The Netflix – CRTC battle has generated considerable attention, but Netflix is not alone in contesting the CRTC’s authority to regulate Internet video services. As I suggested in a post yesterday, Google has adopted a similar position, refusing to provide the Commission with all of the information it was seeking. While the Google and Netflix submissions have oddly not yet been posted by the CRTC (all others have), the Globe obtained a copy that confirms Google’s position that it believes it also falls outside the Broadcasting Act. According to the report (also not online), Google declined to provide some requested data, noting that “Google does not publish or otherwise disclose this commercially sensitive business information.” The company adopted the position that its disclosures were voluntary and that it is not part of the Canadian broadcast system.
The Google position is notable because it is presumably not based on the question of presence within Canada, since Google maintains a significant Canadian presence. Rather, the core challenge will likely focus on whether a service such as Youtube (which once went by the slogan “Broadcast Yourself”) can properly be characterized as broadcasting for the purposes of current Canadian law.
Since Google appeared on the first day, it is easy to forget that its appearance before the CRTC was also marked by tension with the Commission. For example, there was this exchange between CRTC Chair Jean-Pierre Blais and Google’s Jason Kee:
THE CHAIRPERSON: Now, in your submission you’re arguing that Canadians are very successful in the online environment, both in terms of creating the content and exporting it, in a sense, beyond the borders, yet I seem to find no evidence or research that supports exactly what kind of Canadian content or content made by Canadians we are talking about. I find that a bit surprising from a company that prides itself to being the information and web search expert.
MR. KEE: It’s precisely for that reason that at least I provided some of the anecdotal examples of a few of the success stores that we have seen on the platform. In the online environment it’s actually not unusual that detailed information like that is actually not disclosed, largely for competitive reasons, which is why it wasn’t included.
THE CHAIRPERSON: Our rules allow for filing information in confidence. Are you saying that you have that information?
MR. KEE: I’m saying that I would have to have internal discussions about the availability of the information.
THE CHAIRPERSON: What do you mean by that?
MR. KEE: I would have to have a discussion internally about whether or not that information could be obtained.
THE CHAIRPERSON: That doesn’t really answer my question. Is that information available in terms of the amount of content available that is of Canadian origin, let’s say on the YouTube offerings?
MR. KEE: Internally we are able to determine where the content was uploaded from, which is what we are defining as Canadian content for the purpose of this discussion. As noted in my submission and in my presentation, that identifying something as Canadian content in the sense that the CRTC uses rules to determine it or, say, for a CAVCO scale for example, is not information that we have.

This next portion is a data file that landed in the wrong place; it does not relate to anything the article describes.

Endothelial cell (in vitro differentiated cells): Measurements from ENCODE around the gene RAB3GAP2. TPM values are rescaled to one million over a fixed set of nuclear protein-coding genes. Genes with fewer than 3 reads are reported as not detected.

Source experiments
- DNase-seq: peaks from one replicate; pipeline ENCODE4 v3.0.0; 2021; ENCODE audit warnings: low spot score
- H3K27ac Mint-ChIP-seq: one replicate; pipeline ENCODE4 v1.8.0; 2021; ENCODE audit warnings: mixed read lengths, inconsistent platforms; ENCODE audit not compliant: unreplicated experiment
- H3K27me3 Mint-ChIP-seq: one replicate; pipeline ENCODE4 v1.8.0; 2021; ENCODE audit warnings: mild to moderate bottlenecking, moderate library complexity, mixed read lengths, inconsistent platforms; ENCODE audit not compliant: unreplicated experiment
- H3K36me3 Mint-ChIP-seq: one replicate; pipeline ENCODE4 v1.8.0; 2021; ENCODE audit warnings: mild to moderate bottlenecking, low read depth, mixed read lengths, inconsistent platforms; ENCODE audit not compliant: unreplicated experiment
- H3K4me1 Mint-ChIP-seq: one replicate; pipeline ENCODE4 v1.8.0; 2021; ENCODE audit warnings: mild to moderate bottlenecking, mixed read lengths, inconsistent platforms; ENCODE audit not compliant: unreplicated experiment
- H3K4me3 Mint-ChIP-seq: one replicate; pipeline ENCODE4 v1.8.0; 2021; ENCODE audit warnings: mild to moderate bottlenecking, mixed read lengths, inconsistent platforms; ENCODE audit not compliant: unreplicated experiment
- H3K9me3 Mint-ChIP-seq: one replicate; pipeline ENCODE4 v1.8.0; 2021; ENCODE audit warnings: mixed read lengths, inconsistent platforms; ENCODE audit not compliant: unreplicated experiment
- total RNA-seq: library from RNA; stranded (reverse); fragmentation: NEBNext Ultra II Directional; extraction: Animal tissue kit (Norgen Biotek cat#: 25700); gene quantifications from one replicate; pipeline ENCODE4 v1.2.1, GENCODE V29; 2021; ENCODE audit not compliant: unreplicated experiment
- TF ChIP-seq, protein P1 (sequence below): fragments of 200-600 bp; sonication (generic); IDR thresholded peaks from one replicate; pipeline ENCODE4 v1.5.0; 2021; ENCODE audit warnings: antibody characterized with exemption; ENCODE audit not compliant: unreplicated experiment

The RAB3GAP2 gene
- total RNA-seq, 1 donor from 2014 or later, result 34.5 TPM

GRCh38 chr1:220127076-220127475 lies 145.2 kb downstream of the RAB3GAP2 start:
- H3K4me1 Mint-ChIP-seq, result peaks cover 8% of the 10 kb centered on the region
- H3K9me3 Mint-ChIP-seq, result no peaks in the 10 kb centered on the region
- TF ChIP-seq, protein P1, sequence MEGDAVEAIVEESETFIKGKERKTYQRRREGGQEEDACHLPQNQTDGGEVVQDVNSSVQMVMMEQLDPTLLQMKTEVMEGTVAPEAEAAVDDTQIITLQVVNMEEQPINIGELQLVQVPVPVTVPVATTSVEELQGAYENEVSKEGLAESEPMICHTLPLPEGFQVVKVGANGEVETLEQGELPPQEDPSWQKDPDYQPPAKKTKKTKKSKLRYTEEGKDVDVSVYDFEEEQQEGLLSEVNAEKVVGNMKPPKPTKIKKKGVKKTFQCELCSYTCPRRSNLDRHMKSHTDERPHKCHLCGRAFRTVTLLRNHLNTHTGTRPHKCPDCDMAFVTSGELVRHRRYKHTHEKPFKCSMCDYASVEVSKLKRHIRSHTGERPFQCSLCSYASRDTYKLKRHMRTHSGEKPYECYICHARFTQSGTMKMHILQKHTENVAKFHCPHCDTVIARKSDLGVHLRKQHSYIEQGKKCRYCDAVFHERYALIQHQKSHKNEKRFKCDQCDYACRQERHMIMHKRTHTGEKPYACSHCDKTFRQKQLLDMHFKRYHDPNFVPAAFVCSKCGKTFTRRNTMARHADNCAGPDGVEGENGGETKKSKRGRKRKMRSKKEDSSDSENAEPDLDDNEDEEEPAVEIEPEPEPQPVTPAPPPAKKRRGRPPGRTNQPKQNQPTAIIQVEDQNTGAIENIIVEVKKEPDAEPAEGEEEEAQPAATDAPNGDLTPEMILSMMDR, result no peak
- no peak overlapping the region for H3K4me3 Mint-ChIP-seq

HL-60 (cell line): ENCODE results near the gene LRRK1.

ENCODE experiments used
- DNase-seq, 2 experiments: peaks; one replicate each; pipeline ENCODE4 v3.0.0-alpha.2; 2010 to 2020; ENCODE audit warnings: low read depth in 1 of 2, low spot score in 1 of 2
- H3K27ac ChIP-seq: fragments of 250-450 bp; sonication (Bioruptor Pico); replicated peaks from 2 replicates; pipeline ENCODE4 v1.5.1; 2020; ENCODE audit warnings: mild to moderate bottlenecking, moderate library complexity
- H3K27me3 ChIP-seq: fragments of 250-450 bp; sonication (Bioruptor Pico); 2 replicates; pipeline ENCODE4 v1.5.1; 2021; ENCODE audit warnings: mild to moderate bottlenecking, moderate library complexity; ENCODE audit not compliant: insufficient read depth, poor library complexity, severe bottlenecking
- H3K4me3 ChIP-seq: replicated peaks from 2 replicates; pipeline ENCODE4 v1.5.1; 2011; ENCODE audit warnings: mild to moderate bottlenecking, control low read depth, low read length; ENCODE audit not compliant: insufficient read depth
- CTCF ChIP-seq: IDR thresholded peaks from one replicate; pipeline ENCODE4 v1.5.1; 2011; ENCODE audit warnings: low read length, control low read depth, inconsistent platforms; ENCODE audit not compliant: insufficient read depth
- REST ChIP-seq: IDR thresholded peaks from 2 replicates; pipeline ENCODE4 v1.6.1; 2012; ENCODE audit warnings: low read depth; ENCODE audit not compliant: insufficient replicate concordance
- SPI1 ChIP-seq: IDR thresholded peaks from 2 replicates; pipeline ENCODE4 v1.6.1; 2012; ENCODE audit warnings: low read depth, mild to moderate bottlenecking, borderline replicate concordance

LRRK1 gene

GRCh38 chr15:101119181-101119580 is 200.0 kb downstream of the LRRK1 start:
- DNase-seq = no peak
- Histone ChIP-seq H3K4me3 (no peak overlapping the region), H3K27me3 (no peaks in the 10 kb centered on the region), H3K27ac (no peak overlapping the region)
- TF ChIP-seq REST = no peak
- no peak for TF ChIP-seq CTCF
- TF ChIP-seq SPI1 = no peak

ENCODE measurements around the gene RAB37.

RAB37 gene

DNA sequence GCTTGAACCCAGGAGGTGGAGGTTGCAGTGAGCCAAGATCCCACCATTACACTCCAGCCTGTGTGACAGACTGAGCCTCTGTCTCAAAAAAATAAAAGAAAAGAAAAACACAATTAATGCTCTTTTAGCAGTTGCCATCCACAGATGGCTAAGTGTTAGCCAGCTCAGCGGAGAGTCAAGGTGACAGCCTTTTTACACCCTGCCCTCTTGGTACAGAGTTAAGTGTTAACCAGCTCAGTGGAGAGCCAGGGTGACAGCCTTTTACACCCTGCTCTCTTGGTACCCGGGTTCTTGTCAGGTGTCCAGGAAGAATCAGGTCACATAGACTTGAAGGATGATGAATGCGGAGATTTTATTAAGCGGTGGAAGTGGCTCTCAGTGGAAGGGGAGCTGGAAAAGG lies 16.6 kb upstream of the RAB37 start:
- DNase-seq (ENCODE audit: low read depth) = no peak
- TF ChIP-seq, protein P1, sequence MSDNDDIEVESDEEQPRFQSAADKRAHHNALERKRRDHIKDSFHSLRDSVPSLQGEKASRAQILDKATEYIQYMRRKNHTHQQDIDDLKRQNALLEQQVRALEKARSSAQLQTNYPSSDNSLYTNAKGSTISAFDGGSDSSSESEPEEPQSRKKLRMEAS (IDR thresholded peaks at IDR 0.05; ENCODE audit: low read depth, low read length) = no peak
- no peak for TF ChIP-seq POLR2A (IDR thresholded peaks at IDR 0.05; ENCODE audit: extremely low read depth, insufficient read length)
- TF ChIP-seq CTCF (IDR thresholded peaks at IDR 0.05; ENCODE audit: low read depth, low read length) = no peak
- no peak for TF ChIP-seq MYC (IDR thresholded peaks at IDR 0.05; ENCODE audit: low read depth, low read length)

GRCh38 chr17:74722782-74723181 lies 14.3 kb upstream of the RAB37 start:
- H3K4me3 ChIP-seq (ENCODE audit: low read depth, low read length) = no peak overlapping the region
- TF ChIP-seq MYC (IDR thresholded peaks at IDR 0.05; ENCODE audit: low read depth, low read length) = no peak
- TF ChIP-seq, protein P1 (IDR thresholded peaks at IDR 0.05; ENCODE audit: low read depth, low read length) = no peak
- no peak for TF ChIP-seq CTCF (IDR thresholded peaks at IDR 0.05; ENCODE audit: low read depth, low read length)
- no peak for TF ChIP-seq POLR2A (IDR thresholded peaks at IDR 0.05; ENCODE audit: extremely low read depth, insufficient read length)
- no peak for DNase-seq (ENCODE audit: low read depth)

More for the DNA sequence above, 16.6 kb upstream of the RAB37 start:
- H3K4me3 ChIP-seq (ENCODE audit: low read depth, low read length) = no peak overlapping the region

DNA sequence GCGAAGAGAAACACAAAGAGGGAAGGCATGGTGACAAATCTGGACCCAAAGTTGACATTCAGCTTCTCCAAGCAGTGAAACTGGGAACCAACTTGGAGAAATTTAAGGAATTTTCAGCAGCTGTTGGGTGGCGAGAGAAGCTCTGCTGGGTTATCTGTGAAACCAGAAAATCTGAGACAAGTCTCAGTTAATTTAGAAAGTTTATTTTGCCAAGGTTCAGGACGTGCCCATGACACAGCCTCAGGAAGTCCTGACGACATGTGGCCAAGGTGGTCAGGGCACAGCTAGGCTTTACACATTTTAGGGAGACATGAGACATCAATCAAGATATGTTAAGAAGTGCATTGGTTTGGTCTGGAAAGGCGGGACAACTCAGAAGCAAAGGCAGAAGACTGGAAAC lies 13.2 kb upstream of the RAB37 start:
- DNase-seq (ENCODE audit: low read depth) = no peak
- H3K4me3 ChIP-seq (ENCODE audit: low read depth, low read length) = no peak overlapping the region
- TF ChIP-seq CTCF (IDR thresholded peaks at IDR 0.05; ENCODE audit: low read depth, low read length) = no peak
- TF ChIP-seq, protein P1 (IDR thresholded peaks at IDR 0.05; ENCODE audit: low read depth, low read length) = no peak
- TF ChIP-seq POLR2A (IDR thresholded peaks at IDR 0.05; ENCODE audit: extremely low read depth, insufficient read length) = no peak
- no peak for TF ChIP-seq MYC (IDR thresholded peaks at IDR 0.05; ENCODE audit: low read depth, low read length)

THE CHAIRPERSON: But you are able to identify how much of that content has been uploaded from a Canadian site or a Canadian location?
MR. KEE: Correct.
THE CHAIRPERSON: Whether or not it is 10 out of 10 or 9 out of 10 within the traditional regulatory network — regulations; is that correct?
MR. KEE: I’m not —
THE CHAIRPERSON: Well, you’re able to tell me you have information on where that audio-visual content is being posted; is that correct?
MR. KEE: Where it’s being uploaded from, correct.
THE CHAIRPERSON: Would you be able to provide that between now and the 19th of September?
MR. KEE: I would have to have internal discussions, with respect, because we don’t customarily disclose that kind of information.
THE CHAIRPERSON: This is a regulatory process and I can understand that you don’t necessarily share information with the public-at-large, that’s why we have rules and undertakings.
MR. KEE: And I can undertake to have a discussion internally with respect to the provision of that information.
THE CHAIRPERSON: And I guess if you don’t provide it, we can draw the conclusions that we can from that lack of co-operation.
MR. KEE: It wouldn’t be intended as a lack of co-operation.
THE CHAIRPERSON: Whether you intend it that way or not, it may be perceived that way.
So will you be able to undertake to come back to us by the 19th of September on that issue?
MR. KEE: I can certainly come back with a response.
CRTC Chair Jean-Pierre Blais did not raise a regulatory threat as he did with Netflix, but the reference to drawing conclusions on Google’s lack of cooperation was a clear shot across the bow. In light of those comments, both Google and Netflix appear to have concluded that they will cooperate voluntarily where possible, but are prepared to challenge the CRTC’s jurisdiction over their online video services. With two of the biggest Internet companies in the world disputing the CRTC’s authority to regulate, the Commission may well head to the courts to either enforce its perceived powers or simply ask the courts by way of reference to determine whether the Broadcasting Act applies to Internet video services.